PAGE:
Spaceflight Insider

Japan to launch IGS-Optical 6 reconnaissance satellite into space

A file photo of an H-IIA rocket rolling out from its integration hangar to the launch pad. Photo Credit: Bill Ingalls / NASA

A file photo of an H-IIA rocket rolling out from its integration hangar to the launch pad. Photo Credit: Bill Ingalls / NASA

Japan is set to launch its flagship H-IIA rocket with the country’s latest Intelligence Gather Satellite: IGS-Optical 6. Liftoff is currently scheduled to take place between 11:34 and 11:48 p.m. EST Feb. 25 (04:34 and 04:48 GMT Feb. 26), 2018.

The launch vehicle will thunder off from pad 1 at the Tanegashima Space Center’s Yoshinobu Launch Complex located just south of the Japanese archipelago. After igniting its core stage and two additional solid rocket boosters, the H-IIA will complete a short vertical ascent before heading south over the Pacific Ocean. The flight should last less than 20 minutes, concluding with the insertion of the IGS-Optical 6 spacecraft into a 310-mile (500-kilometer) Sun-synchronous orbit inclined 97.4 degrees from the equator. 

A file photo of an H-IIA rocket. Photo Credit: JAXA

A file photo of an H-IIA rocket. Photo Credit: JAXA

Originally scheduled for Feb. 25, the launch was delayed 24 hours due to adverse weather conditions. Ultimately, the countdown campaign will commence some 13.5 hours ahead of liftoff with the rocket being rolled out to the launch pad.

Propellant loading operations will start about six hours after rollout with final checks of the launch vehicle being performed once that is completed. The automated countdown sequence leading to the ignition of the rocket’s engines will begin 4.5 minutes before liftoff.

Built by Mitsubishi Electric Corporation (MELCO), the satellite represents the third generation of optical imaging satellites for the Information Gathering Satellite (IGS) program. Due to the military nature of the payload, very little is known about the spacecraft’s specifications. 

IGS-Optical 6 will be operated by Japan’s Cabinet Satellite Intelligence Center. Besides serving the country’s defense needs, it will be also used for civil natural disaster monitoring purposes.

The IGS project was initiated as a response to a 1998 North Korean missile test, which saw a Taepodong-1 medium-range ballistic missile launched over Japan and showcased the rogue nation’s ability to potentially strike anywhere on the archipelago. The program’s main goal is to provide an early warning of impending hostile launches in the region.

In 2003, the first two satellites of the program were launched: IGS-Optical 1 and IGS-Radar 1. To date, 13 IGS satellites have been successfully orbited. One pair of spacecraft was lost in November 2003 due to an H-IIA launch failure. All of the satellites were launched by H-IIA rockets from the Tanegashima Space Center.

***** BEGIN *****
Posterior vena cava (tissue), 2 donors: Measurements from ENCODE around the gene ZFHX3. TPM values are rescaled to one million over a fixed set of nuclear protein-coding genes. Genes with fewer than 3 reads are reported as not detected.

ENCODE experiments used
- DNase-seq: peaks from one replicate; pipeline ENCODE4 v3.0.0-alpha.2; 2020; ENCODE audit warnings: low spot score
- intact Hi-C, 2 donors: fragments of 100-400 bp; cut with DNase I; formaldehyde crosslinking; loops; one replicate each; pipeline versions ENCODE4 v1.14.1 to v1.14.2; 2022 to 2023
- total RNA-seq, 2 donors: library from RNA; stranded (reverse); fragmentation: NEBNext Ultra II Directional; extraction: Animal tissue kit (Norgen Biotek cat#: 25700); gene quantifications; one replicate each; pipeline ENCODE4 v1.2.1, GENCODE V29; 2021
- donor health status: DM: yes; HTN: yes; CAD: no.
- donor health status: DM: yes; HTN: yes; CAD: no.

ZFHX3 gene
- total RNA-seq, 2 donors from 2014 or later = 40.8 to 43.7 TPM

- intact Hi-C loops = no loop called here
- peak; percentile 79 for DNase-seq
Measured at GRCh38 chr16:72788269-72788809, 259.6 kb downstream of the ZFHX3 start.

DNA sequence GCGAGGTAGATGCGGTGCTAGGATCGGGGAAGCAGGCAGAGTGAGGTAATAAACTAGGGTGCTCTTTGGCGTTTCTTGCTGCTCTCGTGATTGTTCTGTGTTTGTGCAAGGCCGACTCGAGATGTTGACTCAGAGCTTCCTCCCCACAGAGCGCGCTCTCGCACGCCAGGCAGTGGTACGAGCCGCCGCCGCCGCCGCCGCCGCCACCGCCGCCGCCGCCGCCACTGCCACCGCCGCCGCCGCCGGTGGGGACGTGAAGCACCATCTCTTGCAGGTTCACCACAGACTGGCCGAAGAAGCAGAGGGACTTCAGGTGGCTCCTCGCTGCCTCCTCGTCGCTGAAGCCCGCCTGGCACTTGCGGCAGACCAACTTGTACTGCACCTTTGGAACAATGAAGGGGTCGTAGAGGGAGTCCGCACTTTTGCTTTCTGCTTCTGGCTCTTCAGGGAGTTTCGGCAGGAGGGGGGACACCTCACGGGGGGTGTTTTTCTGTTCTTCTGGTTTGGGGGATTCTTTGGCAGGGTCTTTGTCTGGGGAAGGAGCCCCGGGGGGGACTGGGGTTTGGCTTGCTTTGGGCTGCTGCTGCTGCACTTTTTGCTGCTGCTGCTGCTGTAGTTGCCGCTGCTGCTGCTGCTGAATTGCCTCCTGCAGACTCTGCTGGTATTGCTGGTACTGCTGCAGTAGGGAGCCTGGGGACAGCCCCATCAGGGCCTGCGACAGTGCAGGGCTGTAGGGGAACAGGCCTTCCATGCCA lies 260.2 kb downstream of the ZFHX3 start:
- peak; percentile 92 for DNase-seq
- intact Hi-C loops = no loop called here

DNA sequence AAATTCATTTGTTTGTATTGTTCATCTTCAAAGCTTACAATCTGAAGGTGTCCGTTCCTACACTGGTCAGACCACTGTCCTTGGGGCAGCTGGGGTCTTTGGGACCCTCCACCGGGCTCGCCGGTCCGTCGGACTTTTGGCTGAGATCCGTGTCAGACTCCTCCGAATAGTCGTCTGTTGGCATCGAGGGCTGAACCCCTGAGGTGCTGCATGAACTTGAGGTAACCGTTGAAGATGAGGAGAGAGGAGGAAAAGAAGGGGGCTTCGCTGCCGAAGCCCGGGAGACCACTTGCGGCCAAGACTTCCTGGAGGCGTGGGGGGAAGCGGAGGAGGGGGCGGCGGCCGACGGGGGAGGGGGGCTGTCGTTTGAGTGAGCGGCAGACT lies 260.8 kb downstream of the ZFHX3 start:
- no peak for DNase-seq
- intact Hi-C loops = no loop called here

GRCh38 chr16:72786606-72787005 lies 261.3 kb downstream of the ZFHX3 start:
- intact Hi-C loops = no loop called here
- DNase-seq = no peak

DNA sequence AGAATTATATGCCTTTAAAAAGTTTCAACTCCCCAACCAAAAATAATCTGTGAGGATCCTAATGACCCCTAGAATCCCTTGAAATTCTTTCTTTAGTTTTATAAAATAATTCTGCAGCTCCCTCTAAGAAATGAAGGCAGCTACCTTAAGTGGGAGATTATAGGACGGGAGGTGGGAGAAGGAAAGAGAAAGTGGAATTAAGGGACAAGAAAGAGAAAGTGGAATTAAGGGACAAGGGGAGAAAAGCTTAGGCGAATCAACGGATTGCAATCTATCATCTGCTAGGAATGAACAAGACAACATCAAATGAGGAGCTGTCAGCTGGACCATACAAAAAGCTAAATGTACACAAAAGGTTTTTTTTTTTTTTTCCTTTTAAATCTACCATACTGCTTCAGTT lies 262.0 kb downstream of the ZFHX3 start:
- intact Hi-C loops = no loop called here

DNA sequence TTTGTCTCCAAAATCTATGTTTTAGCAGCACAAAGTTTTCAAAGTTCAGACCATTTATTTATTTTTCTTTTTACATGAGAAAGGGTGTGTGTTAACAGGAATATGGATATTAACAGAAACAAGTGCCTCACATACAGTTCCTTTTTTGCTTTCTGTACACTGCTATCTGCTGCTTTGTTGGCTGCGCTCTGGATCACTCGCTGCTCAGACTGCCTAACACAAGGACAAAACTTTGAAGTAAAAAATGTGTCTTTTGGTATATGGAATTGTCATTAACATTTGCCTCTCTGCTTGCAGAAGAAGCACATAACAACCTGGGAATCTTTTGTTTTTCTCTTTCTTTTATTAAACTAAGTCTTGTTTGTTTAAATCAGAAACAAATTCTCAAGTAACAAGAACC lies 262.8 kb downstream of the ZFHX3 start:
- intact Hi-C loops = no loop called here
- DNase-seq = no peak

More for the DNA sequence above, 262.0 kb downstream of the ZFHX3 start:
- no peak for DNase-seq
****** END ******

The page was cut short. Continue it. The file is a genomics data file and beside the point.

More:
While the earliest satellites launched have since been retired, there are currently six operational spacecraft being utilized for the program. The most recent to be launched, IGS-Radar 5, was delivered into orbit on March 17, 2017.

Generally, IGS satellites are equipped with an optical reconnaissance payload or a Synthetic Aperture Radar for remote sensing. These instruments allow the satellite to obtain optical imagery and high-resolution radar data reconnaissance for military and intelligence services.

The 174-foot (53-meter) tall H-IIA is a two-stage booster operated by Mitsubishi Heavy Industries for the Japan Aerospace Exploration Agency (JAXA). With a mass of about 285 metric tons, the “202” variant being employed for Monday’s flight is capable of launching up to 10 metric tons to low-Earth orbit and 4.1 metric tons to a geostationary transfer orbit. The rocket’s maiden flight took place in August 2001 and has flown 37 times with only one failure.

The IGS-Optical 6 launch will mark the third orbital mission for Japan in 2018 and the first flight of an H-IIA booster this year.



Tomasz Nowakowski is the owner of Astro Watch, one of the premier astronomy and science-related blogs on the internet. Nowakowski reached out to SpaceFlight Insider in an effort to have the two space-related websites collaborate. Nowakowski's generous offer was gratefully received with the two organizations now working to better relay important developments as they pertain to space exploration.

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